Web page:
3. Tackle conflict
Even with the best high performing team in the world, there will still be conflict from time to time. While in certain cases limited conflict can be beneficial, the best way to approach this is to expect it and be ready for it when it happens. Then, as soon as an issue arises, set about addressing it as a matter of urgency.
For example, if there is a difference of opinion resulting in an argument between two members of the team, set up a meeting straight away to mediate a civilised discussion. By resolving the conflict quickly, you should be able to prevent it from spiralling out of control and causing a deeper rift.
4. Understand where you are currently - and where you want to be
In order to move your team forward, understanding the dynamics of how people are currently working is vital. Consider the following questions:
- Do you know the strengths of the people working within your team?
- Are you aware of any limitations which need to be improved upon?
- What is the role of each person within the team?
- Why are they important?
- How does the team react to change?
- Are there any drivers for potential conflict within the team?
Managers should work collaboratively with their teams to answer these questions - the results will help to identify any training needs or skill gaps which can then be resolved to improve future performance.
Once these questions have been answered, encourage the team to engage with development programs, training or education opportunities. This will help them to further their knowledge and learn new skills, potentially enabling them to take on additional responsibility or move into future leadership roles.
5. Make sense of emotional intelligence
Emotional intelligence (EI) is a powerful driver when it comes to teamwork. When mastered correctly, it can help to transform understanding of the team’s ‘DNA’.
EI can be described as “the capacity to harmonise thought and emotion”, i.e. an individual’s ability to understand and control their own emotions whilst recognising and managing those of other people. Being emotionally intelligent requires a person to be perceptive, self-aware and able to regulate their emotional responses in a range of scenarios.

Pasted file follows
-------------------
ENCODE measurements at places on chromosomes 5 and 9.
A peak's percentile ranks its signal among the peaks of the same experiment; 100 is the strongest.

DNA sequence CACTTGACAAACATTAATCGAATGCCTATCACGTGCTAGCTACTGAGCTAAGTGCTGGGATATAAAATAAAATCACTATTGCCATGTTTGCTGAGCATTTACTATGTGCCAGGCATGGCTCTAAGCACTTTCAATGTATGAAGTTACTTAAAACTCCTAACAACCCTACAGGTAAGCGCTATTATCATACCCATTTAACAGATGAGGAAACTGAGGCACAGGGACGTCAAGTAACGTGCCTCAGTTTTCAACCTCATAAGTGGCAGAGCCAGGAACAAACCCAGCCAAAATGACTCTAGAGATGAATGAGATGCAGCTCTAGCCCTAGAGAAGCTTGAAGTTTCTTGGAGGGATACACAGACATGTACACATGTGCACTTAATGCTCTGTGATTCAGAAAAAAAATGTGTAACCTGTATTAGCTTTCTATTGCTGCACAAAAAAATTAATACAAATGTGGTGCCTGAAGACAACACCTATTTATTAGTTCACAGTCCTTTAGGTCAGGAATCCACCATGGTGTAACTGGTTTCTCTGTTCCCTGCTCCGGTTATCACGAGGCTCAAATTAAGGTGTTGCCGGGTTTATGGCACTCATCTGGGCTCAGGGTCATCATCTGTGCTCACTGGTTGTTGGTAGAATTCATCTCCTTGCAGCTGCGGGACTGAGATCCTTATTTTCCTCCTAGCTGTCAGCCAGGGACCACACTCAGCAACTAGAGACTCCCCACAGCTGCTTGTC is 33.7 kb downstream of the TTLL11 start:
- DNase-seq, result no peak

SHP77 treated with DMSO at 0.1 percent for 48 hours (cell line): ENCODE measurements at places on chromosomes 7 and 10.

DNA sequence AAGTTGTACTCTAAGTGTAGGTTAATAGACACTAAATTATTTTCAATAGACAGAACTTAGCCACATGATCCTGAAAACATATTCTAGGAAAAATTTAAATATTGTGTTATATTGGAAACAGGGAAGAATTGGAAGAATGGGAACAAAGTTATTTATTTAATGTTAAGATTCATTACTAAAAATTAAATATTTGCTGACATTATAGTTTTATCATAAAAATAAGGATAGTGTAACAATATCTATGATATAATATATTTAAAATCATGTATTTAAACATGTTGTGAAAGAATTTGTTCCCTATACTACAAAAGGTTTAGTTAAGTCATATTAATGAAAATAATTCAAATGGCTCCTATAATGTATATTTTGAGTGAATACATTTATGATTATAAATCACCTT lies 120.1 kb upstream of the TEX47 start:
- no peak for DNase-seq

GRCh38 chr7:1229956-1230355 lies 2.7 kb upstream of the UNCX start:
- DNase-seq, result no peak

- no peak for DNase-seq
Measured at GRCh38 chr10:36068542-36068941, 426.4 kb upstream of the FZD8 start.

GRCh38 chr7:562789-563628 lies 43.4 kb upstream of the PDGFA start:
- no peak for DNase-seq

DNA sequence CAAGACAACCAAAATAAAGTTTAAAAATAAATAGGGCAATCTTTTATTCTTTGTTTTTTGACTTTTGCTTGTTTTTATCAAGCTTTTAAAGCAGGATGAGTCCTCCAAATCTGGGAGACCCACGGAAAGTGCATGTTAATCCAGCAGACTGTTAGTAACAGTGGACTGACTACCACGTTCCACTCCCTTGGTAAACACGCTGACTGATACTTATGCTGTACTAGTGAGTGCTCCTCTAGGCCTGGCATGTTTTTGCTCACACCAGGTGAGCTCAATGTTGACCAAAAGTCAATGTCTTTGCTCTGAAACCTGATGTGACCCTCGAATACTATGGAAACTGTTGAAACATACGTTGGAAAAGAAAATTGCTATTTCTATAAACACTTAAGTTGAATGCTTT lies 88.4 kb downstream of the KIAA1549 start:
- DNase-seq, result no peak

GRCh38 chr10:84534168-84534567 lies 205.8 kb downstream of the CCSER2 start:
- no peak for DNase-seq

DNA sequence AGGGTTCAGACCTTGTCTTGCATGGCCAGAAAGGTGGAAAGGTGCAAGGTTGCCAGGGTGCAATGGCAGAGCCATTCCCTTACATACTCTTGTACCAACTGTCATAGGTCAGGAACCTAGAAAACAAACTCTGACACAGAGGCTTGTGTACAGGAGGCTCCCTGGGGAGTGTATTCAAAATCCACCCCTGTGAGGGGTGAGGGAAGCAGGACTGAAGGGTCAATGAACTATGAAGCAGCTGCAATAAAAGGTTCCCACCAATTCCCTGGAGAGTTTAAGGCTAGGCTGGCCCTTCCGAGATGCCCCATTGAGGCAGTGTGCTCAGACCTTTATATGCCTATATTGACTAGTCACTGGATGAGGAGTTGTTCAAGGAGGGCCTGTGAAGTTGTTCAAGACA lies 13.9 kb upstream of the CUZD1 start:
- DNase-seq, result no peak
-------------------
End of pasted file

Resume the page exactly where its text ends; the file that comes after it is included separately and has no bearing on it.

team which can consistently utilise the knowledge given by EI will communicate effectively and naturally foster an attitude of loyalty and engagement. They will also be able to fine-tune their team working skills to push for further success.
6. The foundation of any successful team is trust
Trust is at the heart of any successful team. Without it, teams will be unable to progress due to fear of conflict or lack of commitment.
stablishing trust between team members can help take the team from satisfactory performance levels to outstanding results.
Being open and honest about strengths and limitations in workplace behaviours is one way to help generate trust between team members. Having an understanding of our own personality traits can help us to learn why we behave in a certain way. It can also identify how we interact with people and whether we need to consider making changes to our behaviour.
7. Feedback is a gift
Remember to recognise the work and achievement of the team. Even if you are unable to offer financial incentives, saying ‘thank you’ often goes a long way in showing your staff that they are valued.
If you’ve followed the steps above, you’re already well on the way to build high performance teams. However, you also need to maintain that performance.
Having a written team charter can help to provide clarity on expectations. When drawing this up, remember to ask for contributions from the team. This will help them to feel empowered and able to contribute, ensuring they are on board with it right from the very beginning.
Be transparent about your efforts and get the whole team on side by making a collective commitment to individual and team improvements. Set out the business case for doing so - i.e. that a high performance team will capitalise on their strengths and work together effectively to achieve their shared objectives. The business case won’t remain static, so make sure this is regularly updated and distributed to the team as and when things change.
Remember, when team members work well together, there is little they cannot accomplish. Ensure you are always looking at the bigger picture to increase your chances of developing and sustaining high performance work teams.